For several years, those who design and construct buildings have been working with numerous sustainable rating systems, energy efficiency standards and competing claims of “green” products and systems. The overall approach to building has changed worldwide and continues to evolve. As we get better at building efficient, sustainable structures, the next phase is to move green practices from optional rating systems to codified standards and requirements. The International Green Construction Code intends to be the first step in a direction that would solidify the building industry’s best practices as standard practices.
Originated by the Washington, D.C.-based International Code Council in collaboration with numerous organizations, including the Washington-based U.S. Green Building Council, Washington-based American Institute of Architects, West Conshohocken, Pa.-based ASTM International and Atlanta-based American Society of Heating, Refrigerating and Air-Conditioning Engineers Inc., the IGCC represents many things to many people. To some it is a series of benchmarks that will encourage improvements in efficiency and technique and drive a sustainable construction revolution. Others fear it could become an onerous set of regulations that will make business tougher and more expensive. As often is the case, reality likely will not match either extreme as the code seeks to occupy the space between.
IGCC is about three-quarters of the way through its development cycle, having recently undergone a third set of hearings to discuss changes to the draft known as Public Version 2. The green code is on the horizon, but what exactly is it and what does it mean? In Part 2 of Metalmag’s “Tech” series about codes, we will take a look at where the IGCC came from, what it hopes to be and how it may affect the metal and construction industries as a whole.
Usable and Adaptable
Development of the IGCC began in 2009. With numerous competing sustainability certification programs in the market, the idea was to create consistency and to approach green building using prescriptive, rather than aspirational, language.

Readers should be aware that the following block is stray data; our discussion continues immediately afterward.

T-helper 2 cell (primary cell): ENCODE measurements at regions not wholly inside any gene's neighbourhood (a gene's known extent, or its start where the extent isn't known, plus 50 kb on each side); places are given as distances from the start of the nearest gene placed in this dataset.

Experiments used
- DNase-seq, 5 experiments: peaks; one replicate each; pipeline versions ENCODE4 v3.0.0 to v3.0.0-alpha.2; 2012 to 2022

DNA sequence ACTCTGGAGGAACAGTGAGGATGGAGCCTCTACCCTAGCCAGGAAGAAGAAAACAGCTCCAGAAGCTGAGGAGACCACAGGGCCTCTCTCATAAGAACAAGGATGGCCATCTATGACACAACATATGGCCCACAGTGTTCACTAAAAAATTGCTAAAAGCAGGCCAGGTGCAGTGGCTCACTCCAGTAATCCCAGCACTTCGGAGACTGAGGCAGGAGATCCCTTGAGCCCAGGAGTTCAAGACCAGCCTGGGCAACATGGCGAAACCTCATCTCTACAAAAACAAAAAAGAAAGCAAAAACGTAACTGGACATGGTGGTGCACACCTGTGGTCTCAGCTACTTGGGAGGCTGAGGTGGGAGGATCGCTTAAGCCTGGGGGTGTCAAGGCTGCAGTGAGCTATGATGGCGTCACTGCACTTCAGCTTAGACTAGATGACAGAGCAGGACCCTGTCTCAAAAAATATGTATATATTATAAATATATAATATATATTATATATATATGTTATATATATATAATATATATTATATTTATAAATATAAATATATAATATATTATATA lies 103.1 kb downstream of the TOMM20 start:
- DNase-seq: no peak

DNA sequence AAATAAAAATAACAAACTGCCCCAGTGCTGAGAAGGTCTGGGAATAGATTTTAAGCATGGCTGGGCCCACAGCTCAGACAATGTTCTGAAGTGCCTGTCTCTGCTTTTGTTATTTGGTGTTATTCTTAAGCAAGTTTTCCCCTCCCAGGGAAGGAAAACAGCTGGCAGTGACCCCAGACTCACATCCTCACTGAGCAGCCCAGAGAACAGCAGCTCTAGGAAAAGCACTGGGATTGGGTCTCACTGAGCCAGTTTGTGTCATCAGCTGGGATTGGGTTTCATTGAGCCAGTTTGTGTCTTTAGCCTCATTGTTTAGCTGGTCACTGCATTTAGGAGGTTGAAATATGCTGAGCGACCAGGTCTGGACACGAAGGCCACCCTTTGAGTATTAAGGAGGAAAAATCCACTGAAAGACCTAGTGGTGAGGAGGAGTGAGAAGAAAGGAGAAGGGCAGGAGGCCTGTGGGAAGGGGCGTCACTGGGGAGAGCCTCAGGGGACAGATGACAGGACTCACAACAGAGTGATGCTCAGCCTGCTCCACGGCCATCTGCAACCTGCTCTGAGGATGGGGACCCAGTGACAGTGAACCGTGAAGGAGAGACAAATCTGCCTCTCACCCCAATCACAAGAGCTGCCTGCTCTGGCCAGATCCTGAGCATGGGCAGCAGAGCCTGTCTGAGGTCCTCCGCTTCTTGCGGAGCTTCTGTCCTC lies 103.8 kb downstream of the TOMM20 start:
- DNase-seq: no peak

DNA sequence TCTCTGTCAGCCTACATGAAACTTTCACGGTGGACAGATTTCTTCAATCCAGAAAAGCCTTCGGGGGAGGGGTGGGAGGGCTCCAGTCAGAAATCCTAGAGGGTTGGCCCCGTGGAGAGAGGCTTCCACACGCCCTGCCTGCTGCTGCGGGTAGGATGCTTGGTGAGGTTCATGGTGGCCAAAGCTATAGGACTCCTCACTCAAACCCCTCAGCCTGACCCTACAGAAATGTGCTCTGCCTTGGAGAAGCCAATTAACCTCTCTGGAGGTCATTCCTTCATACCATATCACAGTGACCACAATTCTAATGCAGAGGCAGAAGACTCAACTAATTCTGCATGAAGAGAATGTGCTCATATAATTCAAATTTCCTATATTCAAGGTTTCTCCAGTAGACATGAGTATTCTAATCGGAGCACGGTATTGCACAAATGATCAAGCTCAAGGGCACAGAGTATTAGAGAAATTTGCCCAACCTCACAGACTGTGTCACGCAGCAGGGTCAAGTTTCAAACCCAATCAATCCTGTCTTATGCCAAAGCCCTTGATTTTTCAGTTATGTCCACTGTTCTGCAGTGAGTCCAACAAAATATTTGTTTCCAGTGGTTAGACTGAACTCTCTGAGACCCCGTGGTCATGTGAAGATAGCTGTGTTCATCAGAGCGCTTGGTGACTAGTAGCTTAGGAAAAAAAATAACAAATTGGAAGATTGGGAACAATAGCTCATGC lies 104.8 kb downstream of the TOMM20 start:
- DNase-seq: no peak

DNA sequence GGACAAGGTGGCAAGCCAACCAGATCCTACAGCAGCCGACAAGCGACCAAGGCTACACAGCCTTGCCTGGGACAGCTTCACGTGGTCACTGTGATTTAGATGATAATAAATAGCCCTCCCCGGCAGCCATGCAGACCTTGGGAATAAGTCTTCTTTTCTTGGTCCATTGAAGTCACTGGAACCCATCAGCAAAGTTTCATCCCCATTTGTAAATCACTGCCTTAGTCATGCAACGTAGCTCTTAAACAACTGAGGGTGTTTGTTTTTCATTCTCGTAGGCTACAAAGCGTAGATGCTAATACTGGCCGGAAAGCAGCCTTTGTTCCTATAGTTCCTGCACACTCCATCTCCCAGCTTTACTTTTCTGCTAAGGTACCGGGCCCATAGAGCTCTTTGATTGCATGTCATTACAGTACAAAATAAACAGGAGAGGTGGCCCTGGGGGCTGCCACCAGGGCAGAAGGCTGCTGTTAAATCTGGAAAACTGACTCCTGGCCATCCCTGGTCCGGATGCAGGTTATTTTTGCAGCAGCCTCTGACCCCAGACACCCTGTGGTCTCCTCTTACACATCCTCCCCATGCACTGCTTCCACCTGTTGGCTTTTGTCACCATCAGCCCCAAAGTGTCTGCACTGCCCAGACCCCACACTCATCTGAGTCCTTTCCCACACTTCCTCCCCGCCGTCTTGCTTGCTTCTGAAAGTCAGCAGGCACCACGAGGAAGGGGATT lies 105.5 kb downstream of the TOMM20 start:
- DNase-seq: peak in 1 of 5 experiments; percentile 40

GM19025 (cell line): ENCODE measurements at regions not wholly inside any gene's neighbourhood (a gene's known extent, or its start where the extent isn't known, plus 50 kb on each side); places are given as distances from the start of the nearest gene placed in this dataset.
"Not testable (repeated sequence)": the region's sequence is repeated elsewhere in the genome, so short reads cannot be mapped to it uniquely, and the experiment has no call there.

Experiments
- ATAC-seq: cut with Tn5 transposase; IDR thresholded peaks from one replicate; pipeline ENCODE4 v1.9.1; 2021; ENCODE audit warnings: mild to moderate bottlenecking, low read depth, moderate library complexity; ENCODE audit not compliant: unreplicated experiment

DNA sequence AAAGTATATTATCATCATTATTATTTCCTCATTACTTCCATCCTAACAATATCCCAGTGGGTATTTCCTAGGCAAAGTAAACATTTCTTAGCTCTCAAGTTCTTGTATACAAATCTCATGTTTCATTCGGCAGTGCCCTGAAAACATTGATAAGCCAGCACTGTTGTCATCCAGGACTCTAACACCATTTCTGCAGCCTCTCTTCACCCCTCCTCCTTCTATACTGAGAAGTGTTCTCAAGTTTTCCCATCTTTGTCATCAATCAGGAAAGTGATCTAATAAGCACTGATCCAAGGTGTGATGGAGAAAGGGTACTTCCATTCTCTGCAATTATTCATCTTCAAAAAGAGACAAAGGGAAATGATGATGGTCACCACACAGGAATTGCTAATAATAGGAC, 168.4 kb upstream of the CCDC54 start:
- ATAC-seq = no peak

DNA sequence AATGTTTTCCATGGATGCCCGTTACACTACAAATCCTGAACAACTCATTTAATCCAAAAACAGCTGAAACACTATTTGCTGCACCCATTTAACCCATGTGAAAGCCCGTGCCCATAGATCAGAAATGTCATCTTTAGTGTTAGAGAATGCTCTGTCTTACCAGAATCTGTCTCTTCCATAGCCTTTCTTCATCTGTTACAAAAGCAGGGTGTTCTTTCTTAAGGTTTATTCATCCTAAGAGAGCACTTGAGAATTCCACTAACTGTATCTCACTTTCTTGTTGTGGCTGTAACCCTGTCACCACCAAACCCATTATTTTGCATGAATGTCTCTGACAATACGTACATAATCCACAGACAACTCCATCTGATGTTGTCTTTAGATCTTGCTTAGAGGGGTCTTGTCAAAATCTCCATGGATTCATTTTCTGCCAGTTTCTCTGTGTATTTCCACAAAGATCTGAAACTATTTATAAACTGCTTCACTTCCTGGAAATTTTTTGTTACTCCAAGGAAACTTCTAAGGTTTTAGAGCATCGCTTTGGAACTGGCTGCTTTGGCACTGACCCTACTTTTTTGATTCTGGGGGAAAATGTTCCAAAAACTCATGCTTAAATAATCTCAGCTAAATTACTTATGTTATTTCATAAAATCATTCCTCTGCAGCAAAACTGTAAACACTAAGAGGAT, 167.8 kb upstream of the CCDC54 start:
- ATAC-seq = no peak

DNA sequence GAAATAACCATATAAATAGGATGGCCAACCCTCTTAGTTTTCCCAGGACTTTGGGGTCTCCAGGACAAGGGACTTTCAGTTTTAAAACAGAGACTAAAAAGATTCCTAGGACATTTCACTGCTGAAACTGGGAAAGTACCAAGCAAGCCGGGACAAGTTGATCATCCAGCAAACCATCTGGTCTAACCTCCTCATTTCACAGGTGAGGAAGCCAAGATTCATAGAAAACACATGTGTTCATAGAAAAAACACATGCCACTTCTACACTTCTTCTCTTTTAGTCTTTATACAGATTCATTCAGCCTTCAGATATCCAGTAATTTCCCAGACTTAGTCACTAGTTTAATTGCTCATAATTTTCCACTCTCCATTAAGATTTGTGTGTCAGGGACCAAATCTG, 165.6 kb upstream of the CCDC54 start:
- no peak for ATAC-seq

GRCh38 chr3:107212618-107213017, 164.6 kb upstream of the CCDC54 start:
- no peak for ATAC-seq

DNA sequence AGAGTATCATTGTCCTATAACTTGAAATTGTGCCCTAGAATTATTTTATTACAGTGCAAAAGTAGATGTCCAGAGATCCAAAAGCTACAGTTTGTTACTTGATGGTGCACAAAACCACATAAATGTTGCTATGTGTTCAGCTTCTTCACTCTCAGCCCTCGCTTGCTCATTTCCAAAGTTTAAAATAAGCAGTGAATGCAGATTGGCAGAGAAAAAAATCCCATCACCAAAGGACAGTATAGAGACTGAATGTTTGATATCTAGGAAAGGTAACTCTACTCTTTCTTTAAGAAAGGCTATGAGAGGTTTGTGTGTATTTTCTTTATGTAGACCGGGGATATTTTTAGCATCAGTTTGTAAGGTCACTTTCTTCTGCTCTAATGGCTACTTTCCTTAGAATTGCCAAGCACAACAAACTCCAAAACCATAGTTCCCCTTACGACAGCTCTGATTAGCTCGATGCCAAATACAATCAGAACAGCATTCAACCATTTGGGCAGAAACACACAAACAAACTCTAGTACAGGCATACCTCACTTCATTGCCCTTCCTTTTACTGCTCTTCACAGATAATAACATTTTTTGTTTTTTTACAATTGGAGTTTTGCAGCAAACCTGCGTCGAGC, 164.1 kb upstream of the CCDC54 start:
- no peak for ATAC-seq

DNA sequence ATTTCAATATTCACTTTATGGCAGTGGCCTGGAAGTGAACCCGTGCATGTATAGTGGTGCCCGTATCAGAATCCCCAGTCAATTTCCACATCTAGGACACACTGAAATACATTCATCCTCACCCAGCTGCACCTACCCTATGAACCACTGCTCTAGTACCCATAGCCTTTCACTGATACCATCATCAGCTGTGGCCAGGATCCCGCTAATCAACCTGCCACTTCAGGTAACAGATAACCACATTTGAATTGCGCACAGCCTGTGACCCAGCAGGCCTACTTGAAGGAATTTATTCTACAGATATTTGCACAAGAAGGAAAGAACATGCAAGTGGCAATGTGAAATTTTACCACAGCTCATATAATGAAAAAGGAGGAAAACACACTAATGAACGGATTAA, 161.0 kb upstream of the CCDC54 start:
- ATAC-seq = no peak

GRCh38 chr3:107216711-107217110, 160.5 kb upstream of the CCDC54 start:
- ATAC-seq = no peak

“I think the real impetus of IGCC was that there were other rating systems and standards that didn’t appear to be well-coordinated with the language used in the I-Codes. That makes them difficult for our members to enforce and apply,” recalls Allan Bilka, senior staff architect with ICC and one of the secretariats for the IGCC. “Code officials and inspectors already are in the field and are familiar with construction documents. Once they’re familiar with green requirements, if they’re well written and coordinated with the requirements of the I-Codes, it should be much more effective to have building officials review plans and do inspections in the field. Coordinating with other I-Codes can help reduce some of the administrative costs involved with green building.”
The basic intent of IGCC is to create a standard framework for designing, building and operating sustainable structures. It is not a rating system, but instead establishes higher performance and material thresholds and incorporates the concept of project electives to offer incentives for owners and designers to exceed the minimum environmental and energy requirements.
“The only way to affect widespread change is through mandatory requirements,” Bilka says. “You can create some iconic examples of green building, but those may not be within the economic reach of every owner. However, if we make green reasonable and raise the floor without being excessive, we can bring about real change. The trick is having something that is usable and adaptable by jurisdictions. IGCC has some flexibility that other documents don’t have. It is much more customizable because green is not a one-size-fits-all strategy.”
Comments and Hearings
Like any proposed model code, IGCC must undergo a series of drafts, public comment periods and hearings to gather input, suggestions and concerns. Public Version 1 of IGCC was released in March 2010, with hearings that year in June and August. Public Version 2 was posted in November 2010 and a public hearing was held in May. A report from that hearing will be posted later this month. Further public comments will be accepted until August, with a final hearing in November. The completed model code is expected to be published in March 2012.
A code dealing with something as broad and potentially controversial as green building was bound to draw comments from a wide range of sources, ranging from manufacturers and trade associations to architects, contractors and building officials. Based on those comments, notable changes were made between Public Version 1 and Public Version 2 of IGCC, and it’s anticipated that still more changes will come following the recent comment period. The May hearing dealt with 1,400 change proposals.
Involvement in the code development process does pay dividends. In fact, the metal industry saw some helpful changes enacted between Public Versions 1 and 2. “One of the things we expressed concern over was the definition of regional content,” explains Bob Zabcik, technical director with Houston-based NCI.
In Version 1, manufacturing and natural resource extraction had to occur within a 500-mile radius of the project. This is very prohibitive for metal, because iron ore is extracted only in certain places and recycled material can be difficult to trace. “In part because of industry discussions, the wording in Version 2 states that either the manufacturing or extraction process has to happen within 500 miles, but not necessarily both,” Zabcik continues. “In the metal industry, we do a good job of manufacturing components within 500 miles.”
Requirements and Electives